We had beautiful weather for the entire trip, which made the drive from Puerto Vallarta to San Blas, Mexico, along the Pacific coast in the state of Nayarit, that much better. It’s a long drive, and we made several stops along the way to look for birds. Some were familiar, like Yellow Warbler, Nashville Warbler, and Summer Tanager which visit my habitat during spring and summer.
We had San Blas Jays and Golden-Fronted Woodpeckers in abundance. The Golden-Fronted are common in Texas, but the San Blas Jays are endemic to Mexico.
We encountered some doves and Painted Buntings foraging along a dirt road…
I don’t know where I saw this heron, but the camera doesn’t lie, so we must have encountered it on that day. I don’t see Yellow-Crowned Night-Herons very often, especially juveniles.
At some point it was temporarily cloudy along the way. So you may wonder why I am including these very dark pictures. The Cinnamon-Rumped Seedeater is of some significance in that it has been split from the White-Collared Seedeater, which makes it an endemic species. And such a close encounter with some Black Vultures seemed friendly enough.
One of many Grayish Saltators on the trip.
We would see Sinaloa Wrens again. Which didn’t stop us from searching for a species called “Happy Wren” which we heard quite often, but hardly saw it once.
This could have been our only Gila Woodpecker. I had thought it was already on my life list but it turns out I haven’t seen it before, except in a field guide, so I am glad I have proof.
We would see Rufous-bellied Chachalacas again, but for a large bird they are amazing difficult to capture.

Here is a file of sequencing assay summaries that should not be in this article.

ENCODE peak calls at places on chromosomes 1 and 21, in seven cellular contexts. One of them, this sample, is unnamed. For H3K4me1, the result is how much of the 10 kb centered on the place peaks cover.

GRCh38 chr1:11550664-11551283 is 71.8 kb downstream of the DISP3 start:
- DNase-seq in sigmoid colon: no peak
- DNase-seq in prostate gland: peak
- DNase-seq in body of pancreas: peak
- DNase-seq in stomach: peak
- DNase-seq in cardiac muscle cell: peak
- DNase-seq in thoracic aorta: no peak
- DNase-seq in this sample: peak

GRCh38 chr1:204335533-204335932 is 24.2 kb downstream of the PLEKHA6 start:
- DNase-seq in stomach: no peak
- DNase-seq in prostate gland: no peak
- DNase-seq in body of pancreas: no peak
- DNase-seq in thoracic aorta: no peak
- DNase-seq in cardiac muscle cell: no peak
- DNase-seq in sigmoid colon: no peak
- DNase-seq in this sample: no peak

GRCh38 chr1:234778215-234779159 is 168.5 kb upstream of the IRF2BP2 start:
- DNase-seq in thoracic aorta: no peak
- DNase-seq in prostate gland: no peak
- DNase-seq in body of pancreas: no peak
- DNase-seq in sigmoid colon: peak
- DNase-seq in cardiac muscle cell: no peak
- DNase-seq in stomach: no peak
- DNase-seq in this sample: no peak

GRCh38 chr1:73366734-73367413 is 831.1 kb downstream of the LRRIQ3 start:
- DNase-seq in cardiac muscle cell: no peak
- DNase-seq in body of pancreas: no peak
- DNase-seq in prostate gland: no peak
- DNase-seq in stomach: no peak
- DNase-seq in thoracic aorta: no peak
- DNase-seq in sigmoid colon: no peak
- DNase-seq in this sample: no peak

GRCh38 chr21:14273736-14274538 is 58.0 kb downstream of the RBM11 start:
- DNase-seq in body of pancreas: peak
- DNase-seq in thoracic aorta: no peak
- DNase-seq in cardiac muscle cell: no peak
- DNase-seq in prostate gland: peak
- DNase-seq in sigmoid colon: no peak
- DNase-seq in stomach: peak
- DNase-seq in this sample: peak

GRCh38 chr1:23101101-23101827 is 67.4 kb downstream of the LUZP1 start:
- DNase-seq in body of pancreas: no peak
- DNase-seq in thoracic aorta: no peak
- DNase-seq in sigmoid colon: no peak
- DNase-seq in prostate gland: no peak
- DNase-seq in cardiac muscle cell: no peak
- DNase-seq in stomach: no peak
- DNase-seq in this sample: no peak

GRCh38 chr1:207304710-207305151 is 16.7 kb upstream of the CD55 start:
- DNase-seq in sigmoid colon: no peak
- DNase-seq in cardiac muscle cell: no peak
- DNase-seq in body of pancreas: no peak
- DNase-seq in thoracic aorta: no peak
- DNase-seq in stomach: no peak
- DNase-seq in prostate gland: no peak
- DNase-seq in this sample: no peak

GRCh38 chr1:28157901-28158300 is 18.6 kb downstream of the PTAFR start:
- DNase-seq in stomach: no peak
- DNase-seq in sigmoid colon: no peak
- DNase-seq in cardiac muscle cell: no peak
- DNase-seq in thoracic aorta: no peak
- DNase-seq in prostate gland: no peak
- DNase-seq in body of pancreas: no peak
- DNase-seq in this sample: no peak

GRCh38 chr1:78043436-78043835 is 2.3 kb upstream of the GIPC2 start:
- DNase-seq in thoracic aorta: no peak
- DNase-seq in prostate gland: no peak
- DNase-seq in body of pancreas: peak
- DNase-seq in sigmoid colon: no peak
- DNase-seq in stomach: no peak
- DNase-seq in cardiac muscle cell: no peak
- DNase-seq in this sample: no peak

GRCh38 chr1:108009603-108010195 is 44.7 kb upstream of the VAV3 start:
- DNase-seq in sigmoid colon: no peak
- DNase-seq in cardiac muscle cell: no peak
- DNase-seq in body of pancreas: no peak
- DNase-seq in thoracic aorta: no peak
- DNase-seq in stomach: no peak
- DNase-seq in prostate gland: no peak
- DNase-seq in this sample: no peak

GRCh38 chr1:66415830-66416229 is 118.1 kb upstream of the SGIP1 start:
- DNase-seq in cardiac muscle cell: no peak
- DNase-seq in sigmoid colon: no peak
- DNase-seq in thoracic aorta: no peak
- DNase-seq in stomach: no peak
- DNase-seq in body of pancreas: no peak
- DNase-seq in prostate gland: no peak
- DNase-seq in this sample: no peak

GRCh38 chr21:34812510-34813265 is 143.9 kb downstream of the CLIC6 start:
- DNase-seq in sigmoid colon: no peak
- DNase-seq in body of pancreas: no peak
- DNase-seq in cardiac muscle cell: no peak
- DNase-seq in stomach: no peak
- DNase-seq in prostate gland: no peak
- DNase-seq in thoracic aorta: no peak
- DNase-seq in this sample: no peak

Our first Citreoline Trogon. I was surprised to find I actually got a fairly decent picture.
Later in the day, we were on the beach, and this lone Willet gave us good, if distant, views as it expertly navigated the shore.
An assortment of beach bums were gathered – Brown Pelicans, Black Vultures, Magnificent Frigatebirds, various Herons – I think a man had left them some food.
We were assured all cormorants would be Neo-tropical…and most of the terns were Royal.
Before we checked into our hotel, we stopped at a historical site, El fuerte de la Contaduria, when we arrived in San Blas. It’s situated on a cliff overlooking the ocean. I wish I had paid more attention to the historic significance which our guide, Steve, was trying to impart to us, but I was pretty tired from traveling by then. I believe the statue is of Don Jose Maria Mercado.
One thing I do remember is Steve reading the Henry Wadsworth Longfellow poem, The Bells of San Blas.
A version of what happened at the fort is nicely summarized here.
I hope to make some progress over the weekend. I am fading into the sunset to process more pictures.